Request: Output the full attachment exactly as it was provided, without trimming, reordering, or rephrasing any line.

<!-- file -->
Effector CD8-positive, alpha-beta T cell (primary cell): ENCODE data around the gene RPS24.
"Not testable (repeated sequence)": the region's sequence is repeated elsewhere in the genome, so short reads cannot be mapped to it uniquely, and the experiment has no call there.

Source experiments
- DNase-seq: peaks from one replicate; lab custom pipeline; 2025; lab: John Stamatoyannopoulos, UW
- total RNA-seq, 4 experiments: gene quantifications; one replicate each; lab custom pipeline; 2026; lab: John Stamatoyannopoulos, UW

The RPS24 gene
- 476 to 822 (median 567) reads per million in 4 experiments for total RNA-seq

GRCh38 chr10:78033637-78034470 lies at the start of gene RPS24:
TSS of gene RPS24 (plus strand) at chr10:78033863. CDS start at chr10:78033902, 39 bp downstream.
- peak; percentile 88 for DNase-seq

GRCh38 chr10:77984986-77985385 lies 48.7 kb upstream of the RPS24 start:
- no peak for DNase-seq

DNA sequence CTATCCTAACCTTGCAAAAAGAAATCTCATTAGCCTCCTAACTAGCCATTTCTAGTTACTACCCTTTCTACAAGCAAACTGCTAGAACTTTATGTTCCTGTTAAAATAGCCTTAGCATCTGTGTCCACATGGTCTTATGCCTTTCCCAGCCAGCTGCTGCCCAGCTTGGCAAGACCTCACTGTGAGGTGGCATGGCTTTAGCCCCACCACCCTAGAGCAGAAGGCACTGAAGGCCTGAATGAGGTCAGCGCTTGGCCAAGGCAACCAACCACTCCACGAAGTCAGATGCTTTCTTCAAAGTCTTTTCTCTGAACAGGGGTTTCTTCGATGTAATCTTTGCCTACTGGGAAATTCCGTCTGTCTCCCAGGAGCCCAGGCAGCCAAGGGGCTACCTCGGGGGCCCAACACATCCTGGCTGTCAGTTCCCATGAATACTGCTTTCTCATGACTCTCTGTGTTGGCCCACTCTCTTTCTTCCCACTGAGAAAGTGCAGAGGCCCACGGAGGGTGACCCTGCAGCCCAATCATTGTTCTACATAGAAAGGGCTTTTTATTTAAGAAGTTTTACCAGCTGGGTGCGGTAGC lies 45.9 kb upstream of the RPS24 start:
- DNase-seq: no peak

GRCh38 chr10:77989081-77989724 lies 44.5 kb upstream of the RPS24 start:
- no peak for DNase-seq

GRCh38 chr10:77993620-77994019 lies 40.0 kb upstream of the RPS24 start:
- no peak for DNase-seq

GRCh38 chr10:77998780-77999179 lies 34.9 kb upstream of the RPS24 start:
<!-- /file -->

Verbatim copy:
Effector CD8-positive, alpha-beta T cell (primary cell): ENCODE data around the gene RPS24.
"Not testable (repeated sequence)": the region's sequence is repeated elsewhere in the genome, so short reads cannot be mapped to it uniquely, and the experiment has no call there.

Source experiments
- DNase-seq: peaks from one replicate; lab custom pipeline; 2025; lab: John Stamatoyannopoulos, UW
- total RNA-seq, 4 experiments: gene quantifications; one replicate each; lab custom pipeline; 2026; lab: John Stamatoyannopoulos, UW

The RPS24 gene
- 476 to 822 (median 567) reads per million in 4 experiments for total RNA-seq

GRCh38 chr10:78033637-78034470 lies at the start of gene RPS24:
TSS of gene RPS24 (plus strand) at chr10:78033863. CDS start at chr10:78033902, 39 bp downstream.
- peak; percentile 88 for DNase-seq

GRCh38 chr10:77984986-77985385 lies 48.7 kb upstream of the RPS24 start:
- no peak for DNase-seq

DNA sequence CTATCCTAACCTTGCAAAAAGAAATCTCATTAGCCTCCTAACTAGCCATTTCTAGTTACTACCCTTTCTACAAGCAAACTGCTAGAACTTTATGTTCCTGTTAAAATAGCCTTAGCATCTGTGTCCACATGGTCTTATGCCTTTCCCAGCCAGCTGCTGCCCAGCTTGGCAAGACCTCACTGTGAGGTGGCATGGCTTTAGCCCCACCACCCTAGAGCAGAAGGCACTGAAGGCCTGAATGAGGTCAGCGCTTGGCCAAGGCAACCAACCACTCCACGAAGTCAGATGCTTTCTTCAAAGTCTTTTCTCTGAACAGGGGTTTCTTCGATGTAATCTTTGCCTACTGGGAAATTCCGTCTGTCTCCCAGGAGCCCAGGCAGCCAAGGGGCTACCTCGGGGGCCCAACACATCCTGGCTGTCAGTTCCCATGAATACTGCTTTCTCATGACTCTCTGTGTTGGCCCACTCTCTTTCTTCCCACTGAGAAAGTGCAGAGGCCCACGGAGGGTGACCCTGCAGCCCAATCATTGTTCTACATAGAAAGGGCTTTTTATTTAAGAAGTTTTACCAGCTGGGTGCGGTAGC lies 45.9 kb upstream of the RPS24 start:
- DNase-seq: no peak

GRCh38 chr10:77989081-77989724 lies 44.5 kb upstream of the RPS24 start:
- no peak for DNase-seq

GRCh38 chr10:77993620-77994019 lies 40.0 kb upstream of the RPS24 start:
- no peak for DNase-seq

GRCh38 chr10:77998780-77999179 lies 34.9 kb upstream of the RPS24 start: